- If the Shares in a class of Shares are divided into further classes, and after division the rights attached to all of those Shares are not the same:
- the division is taken to vary the rights attached to every Share, that was in the class existing before the division; and
- Members who hold Shares to which the same rights are attached after the division form a separate class.
- If the rights attached to some of the Shares in a class of Shares are varied:
- the variation is taken to vary the rights attached to every other Share that was in the class existing before the variation; and
- Members who hold Shares to which the same rights are attached after the variation form a separate class.
The administration of a company is dealt with by the company secretary. In the case of the friends Irene without knowing it has been appointed. Table A section 99 deals with the appointment of a secretary through the directors. The company secretary may also be a director.
It is recognised that today a secretary is an 'important official' (Keenan et al, Company Law, "Directors and Management" pg 310). The law recognises that a secretary has the power to contract on behalf of the company on administrative duties. The secretary is an employee of the company, regarded as such for the purpose of preferential payments in liquidation (Insolvency Act 1986, s.175 and Sch 6).
Irene's main duties would be to deal with the procedure associated with general meetings and board meetings, keeping statutory registers, sending returns of information to Companies House and keeping custody of the company seal.
The company secretary may also be given other duties by the directors.
The company secretary 'also owes the company fiduciary duties which are similar to those owed by a director'. (Keenan et al, Company Law, "Directors and Management" pg 310) Therefore Irene may not make secret profits or take secret benefits from the office. If this should happen she may be 'required to account for them to the company as a constructive trustee'. (Keenan et al, Company Law, "Directors and Management" pg 310) This was seen in the case of Morvah Consols Tin Mining Co, McKay's Case.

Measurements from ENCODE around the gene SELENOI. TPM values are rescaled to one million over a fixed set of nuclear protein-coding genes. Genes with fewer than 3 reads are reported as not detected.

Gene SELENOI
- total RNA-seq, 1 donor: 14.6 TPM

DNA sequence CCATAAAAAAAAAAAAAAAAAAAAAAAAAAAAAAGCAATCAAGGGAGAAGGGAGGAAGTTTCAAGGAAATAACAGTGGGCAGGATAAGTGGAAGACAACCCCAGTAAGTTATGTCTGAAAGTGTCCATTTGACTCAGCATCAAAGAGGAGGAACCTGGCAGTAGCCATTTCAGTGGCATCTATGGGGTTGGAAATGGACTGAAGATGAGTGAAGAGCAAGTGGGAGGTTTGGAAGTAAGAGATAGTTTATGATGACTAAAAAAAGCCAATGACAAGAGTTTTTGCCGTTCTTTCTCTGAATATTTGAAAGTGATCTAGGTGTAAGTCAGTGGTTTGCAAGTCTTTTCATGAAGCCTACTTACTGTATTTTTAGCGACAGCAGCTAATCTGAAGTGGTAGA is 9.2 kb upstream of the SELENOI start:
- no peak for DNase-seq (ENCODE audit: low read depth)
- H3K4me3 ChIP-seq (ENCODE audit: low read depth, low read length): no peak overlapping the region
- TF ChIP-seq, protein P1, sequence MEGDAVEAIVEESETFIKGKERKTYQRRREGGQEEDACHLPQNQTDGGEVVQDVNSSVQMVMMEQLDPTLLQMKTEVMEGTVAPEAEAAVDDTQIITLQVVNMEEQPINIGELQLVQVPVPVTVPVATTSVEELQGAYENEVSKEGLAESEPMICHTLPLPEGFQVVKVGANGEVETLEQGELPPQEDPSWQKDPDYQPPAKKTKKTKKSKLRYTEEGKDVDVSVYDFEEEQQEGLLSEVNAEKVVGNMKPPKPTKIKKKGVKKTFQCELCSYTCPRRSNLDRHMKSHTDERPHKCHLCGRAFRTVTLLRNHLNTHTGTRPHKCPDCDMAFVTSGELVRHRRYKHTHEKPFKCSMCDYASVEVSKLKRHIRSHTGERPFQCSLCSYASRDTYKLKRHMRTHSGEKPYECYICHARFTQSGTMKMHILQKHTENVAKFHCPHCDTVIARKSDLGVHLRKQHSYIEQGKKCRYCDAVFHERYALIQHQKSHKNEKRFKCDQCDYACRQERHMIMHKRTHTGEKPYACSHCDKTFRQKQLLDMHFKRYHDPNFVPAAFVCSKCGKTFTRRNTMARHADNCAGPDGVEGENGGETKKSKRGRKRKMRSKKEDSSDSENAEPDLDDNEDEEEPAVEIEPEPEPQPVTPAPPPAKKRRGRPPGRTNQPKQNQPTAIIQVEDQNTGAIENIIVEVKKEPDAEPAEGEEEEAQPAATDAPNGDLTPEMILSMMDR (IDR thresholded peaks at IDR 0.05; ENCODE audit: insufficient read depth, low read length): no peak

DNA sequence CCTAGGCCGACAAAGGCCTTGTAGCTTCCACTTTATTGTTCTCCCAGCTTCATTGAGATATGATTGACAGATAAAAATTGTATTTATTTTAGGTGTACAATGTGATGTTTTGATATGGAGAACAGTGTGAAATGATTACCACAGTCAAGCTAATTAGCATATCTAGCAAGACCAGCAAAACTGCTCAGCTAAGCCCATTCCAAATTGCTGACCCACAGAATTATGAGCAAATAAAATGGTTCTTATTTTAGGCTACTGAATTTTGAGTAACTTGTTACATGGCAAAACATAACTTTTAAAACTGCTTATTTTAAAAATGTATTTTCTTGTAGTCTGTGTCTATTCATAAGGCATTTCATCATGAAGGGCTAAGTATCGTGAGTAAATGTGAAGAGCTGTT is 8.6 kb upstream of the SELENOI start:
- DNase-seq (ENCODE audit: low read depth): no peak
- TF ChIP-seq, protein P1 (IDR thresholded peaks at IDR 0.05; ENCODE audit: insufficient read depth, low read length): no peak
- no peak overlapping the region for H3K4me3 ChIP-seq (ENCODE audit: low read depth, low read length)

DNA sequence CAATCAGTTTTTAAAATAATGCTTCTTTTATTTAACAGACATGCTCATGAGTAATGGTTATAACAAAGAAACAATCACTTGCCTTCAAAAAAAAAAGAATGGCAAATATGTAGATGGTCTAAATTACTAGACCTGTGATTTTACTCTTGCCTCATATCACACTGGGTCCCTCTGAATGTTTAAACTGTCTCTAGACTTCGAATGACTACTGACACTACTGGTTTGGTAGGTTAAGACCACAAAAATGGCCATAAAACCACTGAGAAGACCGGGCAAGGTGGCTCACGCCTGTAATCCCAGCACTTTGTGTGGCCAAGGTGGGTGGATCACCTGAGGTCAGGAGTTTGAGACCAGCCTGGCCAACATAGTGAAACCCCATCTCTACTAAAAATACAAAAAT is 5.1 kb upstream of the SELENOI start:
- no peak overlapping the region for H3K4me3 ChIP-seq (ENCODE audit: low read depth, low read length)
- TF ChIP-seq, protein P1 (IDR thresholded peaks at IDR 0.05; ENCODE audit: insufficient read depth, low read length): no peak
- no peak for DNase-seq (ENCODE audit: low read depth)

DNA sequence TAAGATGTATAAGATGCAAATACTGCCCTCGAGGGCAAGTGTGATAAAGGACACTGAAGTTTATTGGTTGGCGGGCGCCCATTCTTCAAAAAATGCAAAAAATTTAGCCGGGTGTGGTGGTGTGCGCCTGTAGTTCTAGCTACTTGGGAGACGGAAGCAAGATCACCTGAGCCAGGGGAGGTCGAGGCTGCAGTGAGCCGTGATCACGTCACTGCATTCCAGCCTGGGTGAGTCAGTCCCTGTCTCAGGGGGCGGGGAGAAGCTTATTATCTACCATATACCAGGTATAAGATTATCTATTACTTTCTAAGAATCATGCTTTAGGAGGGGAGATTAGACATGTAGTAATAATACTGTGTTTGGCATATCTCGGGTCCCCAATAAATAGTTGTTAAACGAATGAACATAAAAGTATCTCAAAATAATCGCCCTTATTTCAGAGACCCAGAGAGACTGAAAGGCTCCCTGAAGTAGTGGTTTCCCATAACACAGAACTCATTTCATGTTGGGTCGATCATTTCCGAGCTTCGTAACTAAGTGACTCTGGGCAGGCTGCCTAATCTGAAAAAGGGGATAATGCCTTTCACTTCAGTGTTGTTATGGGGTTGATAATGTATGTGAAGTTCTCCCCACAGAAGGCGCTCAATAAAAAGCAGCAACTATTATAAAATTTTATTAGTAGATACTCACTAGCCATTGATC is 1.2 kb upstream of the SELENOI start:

With some exceptions to private companies, all companies must hold a general meeting every year under s 366 of the Companies Act.
The FGHI Company has called their meeting within 16 months of incorporation and is therefore not required to hold a meeting for the next year.
The way in which notice of meetings can be called is a matter for the articles of association. Irene telephoned the other three telling them of her intent to hold a meeting, in the form of a barbecue in her garden to discuss the successful months of trading and also to discuss the profits and the untouched paperwork for the Registrar. She specified the time and place of the meeting, which she is required to do under Table A. However, she deliberately did not invite the auditor which she is also required to do under Table A.
Under Table A notice must be given to all members and to the auditors of the company. If notice is not given then the proceedings and any resolutions which are passed will be deemed invalid. Cases in which members have been excluded are Young v Ladies Imperial Club and West Canadian Collieries Ltd.
The required notice for an annual meeting is normally 21 days unless all members entitled to attend and vote agree on shorter notice. However the auditor is entitled to attend but was not given notice and therefore the meeting is not valid.
Table A contains no provisions as to what can be dealt with at meetings. Items of business are supposed to be placed in the notice of the meeting.